Lack of resolve


The Canadian Human Rights Tribunal said in a landmark ruling that the Federal Government failed to provide the same level of service to First Nations children as exists elsewhere. They said the government discriminated against 63,000 children on reserves in its funding for welfare and education.

Carolyn Bennett, the Minister of Indigenous and Northern Affairs Canada indicated that the Government would be putting more resources into the issue so that these children will have the same opportunity as children in the rest of the country.

This sounds to me like the usual way to solve a problem with the indigenous people in Canada, throw more money at it.

Governments have tried to fix the various problems that exist on these reservations related to their standard of living by throwing money at it for the past 150 years.

It has never worked and it won’t work because it does not address the real problem.

The current structure of the Indian Act makes Indigenous people wards of the state and this makes them second class citizens.

That has to change, however, so far no government has had the courage to arbitrarily change the Indian Act.

For a government to change this Act it would require the full cooperation of the aboriginal community and that just won’t happen.

There are some changes that I think the government could make that would improve the living conditions and standard of living for those people. The government does control the purse strings and it is about time they used that lever so that the funding is more transparent.

For example, if they want to improve the quality of education for the students of the indigenous people they need to quit sending the money to the reservations. Unscrupulous chiefs squander those funds for personal use instead of the purpose that it was intended.

Provinces have the constitutional responsibility to deliver education to its citizens. I think the reservation schools should be incorporated into the provincial school boards and be administered by the provincial departments of education.

The federal government would then forward the funding that they are responsible for, directly to the school board that is administering that school on a per capita basis the same as the school boards receive funding from the province.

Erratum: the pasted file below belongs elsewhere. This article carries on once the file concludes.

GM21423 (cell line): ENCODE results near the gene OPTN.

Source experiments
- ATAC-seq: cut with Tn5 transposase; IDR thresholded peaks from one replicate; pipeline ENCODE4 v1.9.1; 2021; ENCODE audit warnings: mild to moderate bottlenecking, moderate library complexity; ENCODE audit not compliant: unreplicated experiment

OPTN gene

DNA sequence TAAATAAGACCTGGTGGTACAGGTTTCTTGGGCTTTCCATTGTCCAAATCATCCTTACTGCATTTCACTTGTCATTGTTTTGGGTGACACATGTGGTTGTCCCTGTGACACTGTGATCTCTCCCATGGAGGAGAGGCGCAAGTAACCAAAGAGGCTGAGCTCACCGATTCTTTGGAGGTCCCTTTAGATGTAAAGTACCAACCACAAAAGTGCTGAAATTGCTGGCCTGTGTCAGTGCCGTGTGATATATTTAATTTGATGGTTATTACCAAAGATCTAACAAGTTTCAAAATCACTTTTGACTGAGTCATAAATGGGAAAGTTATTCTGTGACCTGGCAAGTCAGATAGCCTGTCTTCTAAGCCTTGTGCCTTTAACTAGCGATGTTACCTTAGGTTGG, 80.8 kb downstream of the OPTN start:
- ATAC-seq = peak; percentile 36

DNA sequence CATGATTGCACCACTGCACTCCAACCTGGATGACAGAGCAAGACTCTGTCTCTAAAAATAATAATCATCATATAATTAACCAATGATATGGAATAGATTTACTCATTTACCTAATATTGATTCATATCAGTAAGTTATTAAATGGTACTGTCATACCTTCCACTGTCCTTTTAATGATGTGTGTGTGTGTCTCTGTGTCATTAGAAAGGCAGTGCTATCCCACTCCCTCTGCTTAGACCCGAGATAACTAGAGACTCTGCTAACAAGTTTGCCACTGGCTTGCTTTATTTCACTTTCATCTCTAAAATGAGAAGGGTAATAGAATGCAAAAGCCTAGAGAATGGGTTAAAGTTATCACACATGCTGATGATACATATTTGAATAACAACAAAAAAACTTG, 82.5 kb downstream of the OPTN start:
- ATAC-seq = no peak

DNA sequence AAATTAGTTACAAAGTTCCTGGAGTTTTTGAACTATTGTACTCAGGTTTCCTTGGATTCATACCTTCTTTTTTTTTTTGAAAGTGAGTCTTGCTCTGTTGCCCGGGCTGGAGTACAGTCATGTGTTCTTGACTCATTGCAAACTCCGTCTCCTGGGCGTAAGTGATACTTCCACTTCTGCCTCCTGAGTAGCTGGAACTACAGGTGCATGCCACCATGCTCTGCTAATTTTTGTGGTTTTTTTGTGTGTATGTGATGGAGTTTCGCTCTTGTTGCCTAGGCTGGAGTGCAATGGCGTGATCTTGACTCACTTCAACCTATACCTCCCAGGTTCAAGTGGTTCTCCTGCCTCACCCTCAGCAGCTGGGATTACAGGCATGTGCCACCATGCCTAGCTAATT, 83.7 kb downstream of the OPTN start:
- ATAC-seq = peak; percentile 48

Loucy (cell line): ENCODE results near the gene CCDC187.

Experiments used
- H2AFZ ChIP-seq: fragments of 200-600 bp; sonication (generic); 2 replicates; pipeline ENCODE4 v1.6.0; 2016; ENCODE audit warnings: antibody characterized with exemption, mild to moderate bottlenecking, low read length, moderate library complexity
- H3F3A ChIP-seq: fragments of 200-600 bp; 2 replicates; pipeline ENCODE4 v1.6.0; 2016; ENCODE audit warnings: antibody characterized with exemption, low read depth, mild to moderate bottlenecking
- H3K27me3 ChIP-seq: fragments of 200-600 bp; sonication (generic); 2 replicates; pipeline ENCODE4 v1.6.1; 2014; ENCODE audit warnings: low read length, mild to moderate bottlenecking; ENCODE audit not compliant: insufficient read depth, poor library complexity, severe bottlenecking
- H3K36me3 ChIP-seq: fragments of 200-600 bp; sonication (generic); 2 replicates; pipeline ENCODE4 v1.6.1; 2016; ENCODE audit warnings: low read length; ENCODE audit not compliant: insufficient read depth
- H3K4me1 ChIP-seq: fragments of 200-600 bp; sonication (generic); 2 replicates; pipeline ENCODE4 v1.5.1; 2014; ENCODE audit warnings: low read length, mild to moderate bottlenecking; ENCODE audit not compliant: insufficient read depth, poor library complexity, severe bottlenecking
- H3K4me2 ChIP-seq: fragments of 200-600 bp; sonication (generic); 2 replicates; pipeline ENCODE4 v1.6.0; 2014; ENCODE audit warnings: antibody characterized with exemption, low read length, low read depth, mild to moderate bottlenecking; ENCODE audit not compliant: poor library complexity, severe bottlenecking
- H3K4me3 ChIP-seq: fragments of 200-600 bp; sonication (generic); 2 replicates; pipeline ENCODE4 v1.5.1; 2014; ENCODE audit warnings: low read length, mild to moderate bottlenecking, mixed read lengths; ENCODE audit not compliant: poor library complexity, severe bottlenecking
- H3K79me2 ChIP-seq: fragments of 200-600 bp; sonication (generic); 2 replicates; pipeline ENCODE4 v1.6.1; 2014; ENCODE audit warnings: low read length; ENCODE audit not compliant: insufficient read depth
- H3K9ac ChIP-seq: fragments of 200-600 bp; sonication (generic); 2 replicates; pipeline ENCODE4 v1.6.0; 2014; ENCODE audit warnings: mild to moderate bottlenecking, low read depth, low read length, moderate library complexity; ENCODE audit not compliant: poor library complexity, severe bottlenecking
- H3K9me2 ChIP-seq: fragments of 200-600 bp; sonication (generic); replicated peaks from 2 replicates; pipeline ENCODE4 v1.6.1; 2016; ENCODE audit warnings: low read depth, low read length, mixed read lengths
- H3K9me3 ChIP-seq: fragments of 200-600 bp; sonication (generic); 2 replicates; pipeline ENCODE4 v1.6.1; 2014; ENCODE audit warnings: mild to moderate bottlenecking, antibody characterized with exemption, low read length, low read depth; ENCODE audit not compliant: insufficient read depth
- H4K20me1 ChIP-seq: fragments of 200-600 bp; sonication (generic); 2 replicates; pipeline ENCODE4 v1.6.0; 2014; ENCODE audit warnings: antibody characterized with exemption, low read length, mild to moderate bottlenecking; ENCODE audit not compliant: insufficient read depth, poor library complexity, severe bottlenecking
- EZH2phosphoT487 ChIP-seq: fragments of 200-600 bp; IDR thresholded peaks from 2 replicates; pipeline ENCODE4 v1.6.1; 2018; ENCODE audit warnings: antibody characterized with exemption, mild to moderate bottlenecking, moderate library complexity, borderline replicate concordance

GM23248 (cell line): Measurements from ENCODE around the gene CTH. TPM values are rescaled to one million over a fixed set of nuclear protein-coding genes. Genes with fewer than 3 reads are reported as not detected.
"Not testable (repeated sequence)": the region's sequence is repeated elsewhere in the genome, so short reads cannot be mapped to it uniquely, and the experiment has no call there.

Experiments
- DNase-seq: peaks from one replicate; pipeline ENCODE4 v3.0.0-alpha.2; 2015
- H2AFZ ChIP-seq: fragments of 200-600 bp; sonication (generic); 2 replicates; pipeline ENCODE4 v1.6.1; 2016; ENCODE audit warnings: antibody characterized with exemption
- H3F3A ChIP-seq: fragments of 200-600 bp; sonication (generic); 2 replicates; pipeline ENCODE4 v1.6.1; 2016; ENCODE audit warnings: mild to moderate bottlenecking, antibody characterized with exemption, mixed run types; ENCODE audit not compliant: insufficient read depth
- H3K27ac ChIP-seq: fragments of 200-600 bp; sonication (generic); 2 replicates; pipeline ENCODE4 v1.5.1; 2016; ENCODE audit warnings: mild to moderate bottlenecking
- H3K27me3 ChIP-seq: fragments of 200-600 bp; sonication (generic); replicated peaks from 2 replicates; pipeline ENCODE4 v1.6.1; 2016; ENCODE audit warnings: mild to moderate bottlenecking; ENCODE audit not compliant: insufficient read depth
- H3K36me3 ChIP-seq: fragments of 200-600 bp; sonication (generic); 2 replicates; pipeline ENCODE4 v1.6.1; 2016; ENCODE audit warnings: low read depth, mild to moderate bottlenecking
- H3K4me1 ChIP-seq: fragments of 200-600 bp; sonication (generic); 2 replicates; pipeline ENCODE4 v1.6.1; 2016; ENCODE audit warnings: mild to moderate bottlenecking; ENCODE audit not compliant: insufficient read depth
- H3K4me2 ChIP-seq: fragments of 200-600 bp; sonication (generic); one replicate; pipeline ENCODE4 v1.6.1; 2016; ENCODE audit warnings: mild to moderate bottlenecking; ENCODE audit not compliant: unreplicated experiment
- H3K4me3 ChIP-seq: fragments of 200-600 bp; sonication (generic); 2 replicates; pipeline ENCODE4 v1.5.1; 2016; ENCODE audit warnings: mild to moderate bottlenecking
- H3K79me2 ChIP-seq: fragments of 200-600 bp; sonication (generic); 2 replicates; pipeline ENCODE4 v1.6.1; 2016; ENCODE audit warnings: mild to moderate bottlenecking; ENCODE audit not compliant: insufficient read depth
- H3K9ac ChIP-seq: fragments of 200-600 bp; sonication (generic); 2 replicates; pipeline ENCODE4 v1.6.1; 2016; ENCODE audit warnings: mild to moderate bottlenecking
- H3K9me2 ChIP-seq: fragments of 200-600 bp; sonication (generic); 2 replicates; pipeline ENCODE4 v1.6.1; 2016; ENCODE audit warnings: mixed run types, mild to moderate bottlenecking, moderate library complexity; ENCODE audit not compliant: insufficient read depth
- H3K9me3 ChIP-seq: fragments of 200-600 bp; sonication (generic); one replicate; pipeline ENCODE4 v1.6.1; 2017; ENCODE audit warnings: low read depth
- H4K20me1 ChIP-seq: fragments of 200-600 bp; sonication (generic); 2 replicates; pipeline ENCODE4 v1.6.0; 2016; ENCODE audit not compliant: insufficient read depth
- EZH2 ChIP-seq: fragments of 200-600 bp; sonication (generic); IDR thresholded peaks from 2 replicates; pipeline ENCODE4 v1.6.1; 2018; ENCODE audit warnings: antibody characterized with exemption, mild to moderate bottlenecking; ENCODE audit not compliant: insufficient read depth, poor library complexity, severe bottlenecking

Under a system like that the aboriginal children would be receiving the same level of education as other Canadian students.

If the Federal Government “insists” on directly funding aboriginal schools as they have in the past there will be little improvement as the standards will be different than the provincial standards. The increased funding will likely not result in much improvement for the reasons that I indicated above.

If I were a betting man I would guess that in three years we will be back to square one.  Much of the increased funding will be squandered by the reservation administration.

What gets my goat is that this system is really unfair to the rest of the citizens of this country.

We provide the funds for educating our students. We also provide the funds to educate the aboriginal students.

The aboriginal community is not taxed on the reservations so they contribute nothing to the cause and accept no responsibility for their education.

There are a large number of aboriginal people living in all of the large western cities. They have access to exactly the same schools and school system as other students.

Why is it that their students seem to end up with the same educational problems as the students from the reservations? It seems to me that this is not a problem of discrimination but a lack of resolve on the part of the aboriginals themselves.

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